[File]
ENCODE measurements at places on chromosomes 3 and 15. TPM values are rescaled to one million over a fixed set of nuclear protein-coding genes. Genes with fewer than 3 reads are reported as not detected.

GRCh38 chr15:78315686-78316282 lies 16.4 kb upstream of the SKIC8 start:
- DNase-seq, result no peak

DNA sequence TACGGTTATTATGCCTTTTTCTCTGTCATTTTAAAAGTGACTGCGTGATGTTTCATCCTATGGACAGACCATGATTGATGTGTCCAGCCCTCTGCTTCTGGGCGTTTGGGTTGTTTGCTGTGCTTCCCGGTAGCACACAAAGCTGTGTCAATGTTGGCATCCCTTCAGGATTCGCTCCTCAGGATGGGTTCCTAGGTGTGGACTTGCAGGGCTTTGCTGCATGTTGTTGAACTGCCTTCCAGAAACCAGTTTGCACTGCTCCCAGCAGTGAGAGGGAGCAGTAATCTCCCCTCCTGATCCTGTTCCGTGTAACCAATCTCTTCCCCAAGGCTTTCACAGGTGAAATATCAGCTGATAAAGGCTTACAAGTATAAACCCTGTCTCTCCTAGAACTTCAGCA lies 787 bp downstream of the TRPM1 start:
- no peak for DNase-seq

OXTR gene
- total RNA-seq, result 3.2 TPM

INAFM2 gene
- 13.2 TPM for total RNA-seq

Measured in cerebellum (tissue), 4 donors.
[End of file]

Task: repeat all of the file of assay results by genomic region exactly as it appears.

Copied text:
ENCODE measurements at places on chromosomes 3 and 15. TPM values are rescaled to one million over a fixed set of nuclear protein-coding genes. Genes with fewer than 3 reads are reported as not detected.

GRCh38 chr15:78315686-78316282 lies 16.4 kb upstream of the SKIC8 start:
- DNase-seq, result no peak

DNA sequence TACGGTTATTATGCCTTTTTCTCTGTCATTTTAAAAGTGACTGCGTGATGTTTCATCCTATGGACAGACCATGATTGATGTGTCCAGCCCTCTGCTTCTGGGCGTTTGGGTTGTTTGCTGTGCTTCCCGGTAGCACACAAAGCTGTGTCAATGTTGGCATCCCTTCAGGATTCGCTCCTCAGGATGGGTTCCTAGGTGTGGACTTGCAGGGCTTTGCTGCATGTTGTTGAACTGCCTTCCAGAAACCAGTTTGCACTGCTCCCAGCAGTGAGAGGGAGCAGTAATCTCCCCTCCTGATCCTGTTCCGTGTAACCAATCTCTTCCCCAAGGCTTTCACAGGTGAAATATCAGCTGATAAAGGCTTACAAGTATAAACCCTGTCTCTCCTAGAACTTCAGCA lies 787 bp downstream of the TRPM1 start:
- no peak for DNase-seq

OXTR gene
- total RNA-seq, result 3.2 TPM

INAFM2 gene
- 13.2 TPM for total RNA-seq

Measured in cerebellum (tissue), 4 donors.